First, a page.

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Bonna Station in Irvington is the latest to say so long. Is Indy facing a new wave of restaurant closings?
Bonna Station, the first bar to serve mixed drinks in Irvington, has closed after 9½ months in business and on the heels of another major restaurant closing, Thr3e Wise Men brew pub in Broad Ripple.
Seventy-seat Bonna Station, a venture from tech magnate-turned food and beverage entrepreneur Chris Baggott, ended its run June 10.
“We wanted to let everyone know that we’ve made the difficult decision to close Bonna Station effective immediately,” Baggot wrote on Facebook June 10. “Unfortunately, we were just not able to find the right formula.”
“The good news is that there will be new owners (whose name I can’t share yet) that I’m sure will be a much better fit,” Baggot said, adding that more information would arrive in a couple of weeks.”
Bonna Station bar and restaurant was part of owner Chris Baggot’s Irvington business strip that includes Tyner Pond Market grocery and The Mug restaurant. The businesses are on Audubon Road between Washington Street and Bonna Avenue. (Photo: Liz Biro/IndyStar)
In response to Bonna Station’s closing, Jason Ammerman, who helped develop the restaurant that opened Aug. 29, said in a June 10 statement on Facebook that as Bonna’s first general manager he wanted to create an atmosphere for Irvington that could compete with Downtown, Fountain Square and Broad Ripple’s trending food and bar scenes.
“I believe we did just that in the beginning,” Ammerman wrote.
Ammerman said he left Bonna in December because “my direction differed greatly from the owners’ direction, respectfully.” He also noted difficulties of new-restaurant operations.
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“They say that the first year of a place is make or break time. It is so true of restaurants and bars. Bonna Station closing is no one’s fault. This industry can be brutal on new businesses,” he said, singling out Yelp reviews, which were mixed for Bonna Station.
Jason Ammerman, the General Manager of Bonna Tavern, shows the progress of his establishment, Tuesday, Mar. 6, 2018. The tavern will be the first full service bar in Irvington, selling liquor, beer, and wine, (Photo: Kelly Wilkinson/IndyStar)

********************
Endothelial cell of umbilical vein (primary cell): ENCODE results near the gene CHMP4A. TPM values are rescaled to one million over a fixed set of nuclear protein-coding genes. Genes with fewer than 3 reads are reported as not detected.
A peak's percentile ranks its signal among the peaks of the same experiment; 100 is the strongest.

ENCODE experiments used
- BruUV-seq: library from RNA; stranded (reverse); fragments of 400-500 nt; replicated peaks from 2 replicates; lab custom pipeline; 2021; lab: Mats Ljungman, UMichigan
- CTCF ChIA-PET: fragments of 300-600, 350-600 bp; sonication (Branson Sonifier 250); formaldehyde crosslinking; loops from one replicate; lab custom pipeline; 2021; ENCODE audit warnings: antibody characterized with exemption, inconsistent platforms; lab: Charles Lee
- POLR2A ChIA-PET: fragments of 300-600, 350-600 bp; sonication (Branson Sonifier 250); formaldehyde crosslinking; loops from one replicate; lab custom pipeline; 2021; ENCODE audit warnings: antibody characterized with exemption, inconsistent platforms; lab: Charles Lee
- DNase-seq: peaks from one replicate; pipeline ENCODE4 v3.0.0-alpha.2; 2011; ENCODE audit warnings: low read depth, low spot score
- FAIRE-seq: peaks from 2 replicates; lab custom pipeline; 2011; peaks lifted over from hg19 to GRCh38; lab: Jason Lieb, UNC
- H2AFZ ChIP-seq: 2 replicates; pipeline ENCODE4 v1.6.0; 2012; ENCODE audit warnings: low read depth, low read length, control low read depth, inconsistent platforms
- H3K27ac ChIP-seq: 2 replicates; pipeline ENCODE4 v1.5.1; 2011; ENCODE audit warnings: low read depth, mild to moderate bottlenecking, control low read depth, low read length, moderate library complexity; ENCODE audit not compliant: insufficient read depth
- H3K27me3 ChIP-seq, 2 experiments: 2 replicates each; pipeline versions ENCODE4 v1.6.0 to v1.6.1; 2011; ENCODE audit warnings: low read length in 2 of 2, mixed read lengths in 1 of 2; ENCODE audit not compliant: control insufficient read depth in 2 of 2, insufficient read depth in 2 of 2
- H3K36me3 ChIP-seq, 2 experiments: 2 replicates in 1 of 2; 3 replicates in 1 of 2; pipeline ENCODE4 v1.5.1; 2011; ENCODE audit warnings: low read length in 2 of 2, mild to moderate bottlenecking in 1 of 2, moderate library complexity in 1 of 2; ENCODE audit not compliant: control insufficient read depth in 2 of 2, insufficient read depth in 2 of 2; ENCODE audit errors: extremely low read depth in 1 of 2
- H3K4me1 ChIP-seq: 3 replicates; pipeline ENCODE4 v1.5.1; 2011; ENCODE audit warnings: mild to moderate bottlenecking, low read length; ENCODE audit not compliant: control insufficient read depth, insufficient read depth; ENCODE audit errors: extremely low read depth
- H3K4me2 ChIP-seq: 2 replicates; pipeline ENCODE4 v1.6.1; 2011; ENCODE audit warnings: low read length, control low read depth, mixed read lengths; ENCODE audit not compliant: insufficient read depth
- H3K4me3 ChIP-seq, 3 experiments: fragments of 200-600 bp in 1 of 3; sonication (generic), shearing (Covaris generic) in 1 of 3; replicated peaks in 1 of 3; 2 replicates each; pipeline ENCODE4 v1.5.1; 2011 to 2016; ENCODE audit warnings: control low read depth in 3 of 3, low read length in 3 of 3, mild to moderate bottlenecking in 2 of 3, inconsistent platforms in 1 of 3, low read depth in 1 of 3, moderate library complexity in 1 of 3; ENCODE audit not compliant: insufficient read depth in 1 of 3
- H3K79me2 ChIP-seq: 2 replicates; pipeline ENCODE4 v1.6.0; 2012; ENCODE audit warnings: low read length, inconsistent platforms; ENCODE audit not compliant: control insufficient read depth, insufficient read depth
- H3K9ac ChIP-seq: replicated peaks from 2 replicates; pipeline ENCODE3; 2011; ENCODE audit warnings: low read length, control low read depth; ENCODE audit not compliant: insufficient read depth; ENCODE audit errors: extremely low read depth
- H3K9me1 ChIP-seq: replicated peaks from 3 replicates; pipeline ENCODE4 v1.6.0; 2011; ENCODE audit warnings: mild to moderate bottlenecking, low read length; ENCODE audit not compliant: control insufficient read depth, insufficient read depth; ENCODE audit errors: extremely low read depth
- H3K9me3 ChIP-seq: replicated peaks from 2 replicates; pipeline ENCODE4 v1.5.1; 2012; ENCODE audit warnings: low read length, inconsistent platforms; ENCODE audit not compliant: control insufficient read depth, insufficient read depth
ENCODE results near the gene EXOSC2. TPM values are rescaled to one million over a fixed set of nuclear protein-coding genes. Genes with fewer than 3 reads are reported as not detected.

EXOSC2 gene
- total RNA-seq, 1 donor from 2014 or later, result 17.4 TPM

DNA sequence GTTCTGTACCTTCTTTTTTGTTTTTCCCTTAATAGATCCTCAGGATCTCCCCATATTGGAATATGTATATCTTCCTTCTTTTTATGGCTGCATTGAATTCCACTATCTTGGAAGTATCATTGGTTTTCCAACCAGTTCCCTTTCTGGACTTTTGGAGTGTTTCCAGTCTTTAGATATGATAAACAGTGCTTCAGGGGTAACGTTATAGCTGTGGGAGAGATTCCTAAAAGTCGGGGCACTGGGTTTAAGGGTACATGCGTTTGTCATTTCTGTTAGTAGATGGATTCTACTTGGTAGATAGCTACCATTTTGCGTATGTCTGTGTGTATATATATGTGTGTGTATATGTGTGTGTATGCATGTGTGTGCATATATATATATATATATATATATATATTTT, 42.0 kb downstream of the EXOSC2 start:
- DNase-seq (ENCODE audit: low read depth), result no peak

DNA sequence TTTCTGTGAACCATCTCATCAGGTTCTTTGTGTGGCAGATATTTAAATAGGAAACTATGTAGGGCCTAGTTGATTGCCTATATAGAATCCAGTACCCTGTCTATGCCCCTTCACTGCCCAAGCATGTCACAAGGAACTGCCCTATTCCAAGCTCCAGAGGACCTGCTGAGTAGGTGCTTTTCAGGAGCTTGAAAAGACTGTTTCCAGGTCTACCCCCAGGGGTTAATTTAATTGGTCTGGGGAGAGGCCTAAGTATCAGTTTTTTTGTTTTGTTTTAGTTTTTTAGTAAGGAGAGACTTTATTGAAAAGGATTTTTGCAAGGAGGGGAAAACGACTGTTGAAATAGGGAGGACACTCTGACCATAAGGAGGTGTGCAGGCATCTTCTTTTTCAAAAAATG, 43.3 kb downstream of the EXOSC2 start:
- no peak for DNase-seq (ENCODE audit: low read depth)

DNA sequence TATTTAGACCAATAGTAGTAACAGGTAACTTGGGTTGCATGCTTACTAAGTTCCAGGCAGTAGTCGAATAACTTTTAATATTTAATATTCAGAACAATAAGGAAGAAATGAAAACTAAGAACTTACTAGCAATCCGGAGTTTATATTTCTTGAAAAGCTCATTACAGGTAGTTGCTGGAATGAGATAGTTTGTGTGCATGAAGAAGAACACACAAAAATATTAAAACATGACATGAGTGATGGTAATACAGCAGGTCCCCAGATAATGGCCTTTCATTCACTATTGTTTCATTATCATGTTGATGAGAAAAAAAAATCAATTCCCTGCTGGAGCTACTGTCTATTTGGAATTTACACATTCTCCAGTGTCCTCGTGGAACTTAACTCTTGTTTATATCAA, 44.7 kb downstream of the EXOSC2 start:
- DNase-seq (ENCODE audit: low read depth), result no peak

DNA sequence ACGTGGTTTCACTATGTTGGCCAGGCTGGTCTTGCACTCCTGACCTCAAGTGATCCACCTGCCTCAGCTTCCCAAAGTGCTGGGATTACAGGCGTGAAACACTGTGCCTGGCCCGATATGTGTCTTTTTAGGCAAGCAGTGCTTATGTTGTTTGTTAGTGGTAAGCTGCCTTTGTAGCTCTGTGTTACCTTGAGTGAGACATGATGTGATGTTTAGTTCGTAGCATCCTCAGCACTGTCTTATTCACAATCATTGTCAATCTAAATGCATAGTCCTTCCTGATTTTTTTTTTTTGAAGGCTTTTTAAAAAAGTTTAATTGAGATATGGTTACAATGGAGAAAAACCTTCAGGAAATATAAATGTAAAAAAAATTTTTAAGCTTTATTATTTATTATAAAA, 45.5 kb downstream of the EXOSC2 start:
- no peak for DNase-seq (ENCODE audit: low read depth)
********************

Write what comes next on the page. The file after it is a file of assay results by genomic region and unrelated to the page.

Bonna Station was part of a Baggot-owned commercial strip that still includes The Mug restaurant and Tyner Pond Market, all on Audubon Road, between Washington Street and Bonna Avenue.
Baggott, who made millions as a founder of ExactTarget, switched gears to food after reading Michael Pollan’s best-seller “The Omnivore’s Dilemma.” The book explores the consequences of America’s food system. Baggott developed sustainable, free-range Tyner Pond Farm in Greenfield. The farm and others under its umbrella help stock The Mug and Tyner Pond Market. Baggot also runs ClusterTruck meal delivery service.
Before Bonna Station opened, he told IndyStar the goal was to give Irvington residents what they wanted, “a nice place where a grown-up can get a cocktail.” Cocktails had not been served in Irvington due to a late 1800s no-alcohol covenant dating to the community’s founders.
Bonna Station and Thr3e Wise Men, which locked up June 9, are among several chain and independent restaurants that have closed this year in and around Indianapolis. Meridian-Kessler fried chicken spot Crispy Bird by Indy’s Patachou Inc. restaurant group, the east side’s independent Yo Mama Roux Cajun restaurant and longtime Nickle Plate Bar & Grill in Fishers all shuttered.
Also gone are Metro Diner at Butler; Shula’s Steakhouse, Hard Rock Cafe and Broken English Downtown; Max & Irma’s in Carmel; and Primanti Bros. near Hamilton Town Center in Noblesville. In early May, Steak & Shake closed four Indianapolis locations and one in Carmel.
Scotty’s owners, Due North Holdings, have closed six of the brewhouse locations since the end of 2018. Due North also owns Thr3e Wise Men.
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Do the latest closures signal a new wave of good-byes, as happened in 2017? Probably not, Indianapolis restaurant consultant Craig Baker said.
“I still think it’s a good time to open a restaurant here, but there are certain requirements I would make sure you met.”
Baker in 2007 came to Indy, where he opened and sold three restaurants before deciding to help others plan their restaurants. He agreed with Ammerman’s assessment of first-year restaurant business trials, especially with the city’s barrage of restaurant openings. In the past year, 18 have opened or will soon Downtown alone. The popping scene is exciting for diners, but intense competition forces owners to spend more on marketing, Baker said.
They’re also scrambling for quality workers and then negotiating higher wages to secure the best hires in a tight labor market. Meantime, food costs have risen and restaurant margins remain in the single digits, Baker said.
“Starting out from scratch is going to be tough,” he said. “No one wants to pay $20 for a burger.”
Follow IndyStar food writer Liz Biro on Twitter: @lizbiro, Instagram: @lizbiro, and on Facebook. Call her at 317-444-6264.
Read or Share this story: https://www.indystar.com/story/entertainment/dining/restaurants/2019/06/11/indianapolis-restaurant-closings-bonna-station-irvington-three-wise-men-broad-ripple/1416117001/